Brian's journey and struggle has been so inspiring that a documentary has been made about his journey with cancer, cycling and the power of realizing love and compassion in life. His desire was that the documentary would help other people in their lives.

In addition to his wife Gail and daughter Valerie, Brian is survived by his parents Paul and Ann Reynolds of Lake Tahoe, Nevada; two brothers, Mark of Bend, Oregon, Bruce Reynolds of Baltimore, Maryland, and his beloved nieces and nephews who adored him.

The family wishes to acknowledge the ongoing love and support from friends and the community who learned of his story and made it a point to pass the story along, through a variety of media sources.

To learn more about Brian please view the short video trailer for his documentary in our video section.

Angela Andrews

Angela Andrews

May 10, 1955 (Belvedere, CA)- November 30, 2008 ( Tigard, OR)

Our Journey

Our journey began when we first set our eyes on each other
It took our many pathways crossing before we started dating
As I struggled with commitment you put my mind at ease
We got married after we knew we were meant to be
As our travels took us near and afar
It was always good times no matter where we were
Now any destination was perfect since we were together
Life just kept getting better and better
Our journey changed when illness struck
An illness that took you head-on with determination and prayer
We spent more time with each other and learning what was important to us
Every moment of every day was more and more precious
Time spent with each other was always cherished
True family and friends surrounded us to support our mission
Everything else was now secondary in life as we learned to listen
Now that you lay here before me you look so peaceful
A reminder of all of our special moments we spent on our journey
Two hearts eternally melded together, you and me
A cure would have been perfect but, it was not to be
Our journey here is now coming to an end
But have no fear my sweet princess we will meet again

Written by Steve Andrews-November 21, 2008

Angela Andrews
May 10, 1955 (Belvedere, CA)- November 30, 2008 ( Tigard, OR)
The Light of God surrounds us
The Love of God enfolds us
The Power of God protects us

Russell Sawicki

Russell Sawicki

 

I would like to share with you the life of a very wonderful young man, my son Russell Sawicki. He was diagnosed with Epitheloid Sarcoma 5 years ago. After a very brave and hard struggle, he lost his life last July 8th surrounded by his dad, brother, mother, fiancé', her family and a very dear friend. He lived his life to the fullest even when he felt awful.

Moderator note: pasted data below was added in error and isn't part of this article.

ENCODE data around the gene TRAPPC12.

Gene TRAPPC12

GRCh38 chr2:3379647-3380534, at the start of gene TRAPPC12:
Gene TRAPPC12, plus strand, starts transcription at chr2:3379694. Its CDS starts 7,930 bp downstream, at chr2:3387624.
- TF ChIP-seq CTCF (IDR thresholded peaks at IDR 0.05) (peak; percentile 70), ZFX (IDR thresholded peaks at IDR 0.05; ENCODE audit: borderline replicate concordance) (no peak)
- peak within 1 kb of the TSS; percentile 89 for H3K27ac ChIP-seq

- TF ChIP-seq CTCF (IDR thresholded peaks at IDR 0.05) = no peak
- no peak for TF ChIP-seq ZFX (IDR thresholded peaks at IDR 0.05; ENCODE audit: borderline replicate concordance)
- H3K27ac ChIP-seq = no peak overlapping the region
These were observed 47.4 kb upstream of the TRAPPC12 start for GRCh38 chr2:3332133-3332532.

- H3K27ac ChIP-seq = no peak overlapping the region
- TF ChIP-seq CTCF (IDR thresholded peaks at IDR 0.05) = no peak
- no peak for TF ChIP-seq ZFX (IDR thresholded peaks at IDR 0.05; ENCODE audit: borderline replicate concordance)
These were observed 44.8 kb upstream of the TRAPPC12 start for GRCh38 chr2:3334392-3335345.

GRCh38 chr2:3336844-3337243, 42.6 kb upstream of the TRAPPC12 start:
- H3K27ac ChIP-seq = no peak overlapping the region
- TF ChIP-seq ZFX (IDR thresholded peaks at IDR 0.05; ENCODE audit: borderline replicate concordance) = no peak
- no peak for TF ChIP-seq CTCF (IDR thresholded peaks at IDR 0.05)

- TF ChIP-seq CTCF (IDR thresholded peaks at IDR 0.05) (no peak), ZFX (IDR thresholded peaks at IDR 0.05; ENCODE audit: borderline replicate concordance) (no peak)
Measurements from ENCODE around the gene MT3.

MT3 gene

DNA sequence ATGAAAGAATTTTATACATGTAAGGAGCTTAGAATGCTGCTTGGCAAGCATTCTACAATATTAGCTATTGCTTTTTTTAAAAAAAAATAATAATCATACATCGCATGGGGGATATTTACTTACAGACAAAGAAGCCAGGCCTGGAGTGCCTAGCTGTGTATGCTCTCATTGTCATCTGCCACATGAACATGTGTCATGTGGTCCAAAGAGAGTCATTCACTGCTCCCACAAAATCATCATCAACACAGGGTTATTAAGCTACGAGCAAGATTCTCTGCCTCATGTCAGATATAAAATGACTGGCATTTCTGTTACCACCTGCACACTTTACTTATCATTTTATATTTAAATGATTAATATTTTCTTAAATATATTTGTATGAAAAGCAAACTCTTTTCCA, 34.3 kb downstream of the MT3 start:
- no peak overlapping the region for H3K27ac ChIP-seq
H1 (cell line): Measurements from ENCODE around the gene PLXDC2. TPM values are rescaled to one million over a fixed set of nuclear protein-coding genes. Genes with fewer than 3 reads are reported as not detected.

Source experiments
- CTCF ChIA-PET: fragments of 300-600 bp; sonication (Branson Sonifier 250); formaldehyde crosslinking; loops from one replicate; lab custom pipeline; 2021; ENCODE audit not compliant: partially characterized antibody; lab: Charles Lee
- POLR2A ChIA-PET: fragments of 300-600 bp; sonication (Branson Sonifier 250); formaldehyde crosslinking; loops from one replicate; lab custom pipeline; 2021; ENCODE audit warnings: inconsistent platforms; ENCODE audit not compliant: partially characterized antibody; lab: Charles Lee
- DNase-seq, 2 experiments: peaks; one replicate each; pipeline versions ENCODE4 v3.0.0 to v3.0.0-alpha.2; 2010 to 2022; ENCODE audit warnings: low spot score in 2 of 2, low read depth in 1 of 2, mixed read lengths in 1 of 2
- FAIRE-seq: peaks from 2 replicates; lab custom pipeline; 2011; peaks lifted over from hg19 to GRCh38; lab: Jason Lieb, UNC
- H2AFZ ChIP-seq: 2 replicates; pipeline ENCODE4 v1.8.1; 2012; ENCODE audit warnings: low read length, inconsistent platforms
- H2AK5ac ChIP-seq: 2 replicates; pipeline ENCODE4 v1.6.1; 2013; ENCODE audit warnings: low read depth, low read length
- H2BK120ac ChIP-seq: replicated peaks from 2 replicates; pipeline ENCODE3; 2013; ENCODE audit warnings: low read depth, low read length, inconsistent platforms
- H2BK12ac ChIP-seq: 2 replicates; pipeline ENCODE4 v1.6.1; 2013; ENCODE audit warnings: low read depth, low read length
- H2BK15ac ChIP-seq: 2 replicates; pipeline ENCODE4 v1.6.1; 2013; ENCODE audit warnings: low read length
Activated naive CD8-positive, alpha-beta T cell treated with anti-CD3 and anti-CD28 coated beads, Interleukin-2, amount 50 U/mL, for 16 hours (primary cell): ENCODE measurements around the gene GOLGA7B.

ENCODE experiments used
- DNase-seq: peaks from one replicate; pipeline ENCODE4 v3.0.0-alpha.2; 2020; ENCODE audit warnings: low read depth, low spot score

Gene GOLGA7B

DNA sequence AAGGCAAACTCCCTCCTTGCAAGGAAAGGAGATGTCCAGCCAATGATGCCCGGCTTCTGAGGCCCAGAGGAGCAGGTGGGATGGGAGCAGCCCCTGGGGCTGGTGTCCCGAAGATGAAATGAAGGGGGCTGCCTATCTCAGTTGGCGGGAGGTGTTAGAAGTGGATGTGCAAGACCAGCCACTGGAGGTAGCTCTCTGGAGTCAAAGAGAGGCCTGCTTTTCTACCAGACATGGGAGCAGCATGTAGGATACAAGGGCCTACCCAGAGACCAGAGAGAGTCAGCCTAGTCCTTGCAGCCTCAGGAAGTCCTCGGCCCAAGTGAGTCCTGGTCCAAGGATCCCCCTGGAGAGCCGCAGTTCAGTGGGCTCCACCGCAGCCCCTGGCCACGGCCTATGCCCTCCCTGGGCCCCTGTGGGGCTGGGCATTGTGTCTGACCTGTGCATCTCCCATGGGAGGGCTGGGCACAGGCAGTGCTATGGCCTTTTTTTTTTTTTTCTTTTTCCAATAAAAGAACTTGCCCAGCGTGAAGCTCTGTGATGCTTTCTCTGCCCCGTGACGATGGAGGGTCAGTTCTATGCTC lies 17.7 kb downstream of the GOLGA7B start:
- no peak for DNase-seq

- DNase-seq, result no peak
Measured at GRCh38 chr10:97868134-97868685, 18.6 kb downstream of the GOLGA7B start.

He was a very kind and gentle young man and was always able to put people at ease with his amazing smile and wit. We don't know why he was taken from us at such a young age. He had so much to live for and so much ahead of him, but I do know that while he was here and even now that he is gone, he is not forgotten.

He is not forgotten by his many fraternity brothers and friends from High School. He's not forgotten by the people at Seattle Cancer Care Alliance, not by the radiation group in Bellingham, UW Medical Center, nor last but not least by St. Josephs Hospital in Bellingham. Everyone was so wonderful with him and to him. We will never forget the wonderful people we had the privilege to work side by side with during his treatments. His death has left a pretty big hole in our lives, but we know that he wants us to fill it love, thankfulness and gratefulness, so that's what we'll do.

Brandon H.

Brandon H.

 

Ever since I was three years old basketball was my passion, that's all I ever knew and all I ever wanted to do.

In July of 2002, I started feeling pain while with my high school basketball team at Gonzaga University. It wasn't just any pain, this pain was severe. It kept me from sleeping and even walking at times. Unfortunately, my time there at Gonzaga was the last time I would ever step on the court again. After seeing multiple specialists, I was diagnosed with Osteosarcoma on Oct 14th, 2002. Osteosarcoma is a rare form of bone cancer that strikes less than a thousand people a year.

Soon after being diagnosed with this disease I started my chemotherapy at Doernbecher Children's Hospital. Chemotherapy was grueling, the stay at the hospital usually lasted 5 days at a time, and I spent about two weeks out of every month in the hospital. On Jan 31st, 2003 I had a total knee replacement. In order to completely get rid of the tumor, the surgeon had to extract the bone. Following the surgery I continued with my therapy up until August of 2003. Due to the chemotherapy, my body broke down and my weight dropped from 155 to 105lbs.

In August of 2003, my body was tested and was found "clean" of cancer. I continued to do therapy on my knee, and started to get back into shape once again. Although I was given the "clean" bill of health, there were still scares of cancer. And the new knee joint had set backs as well.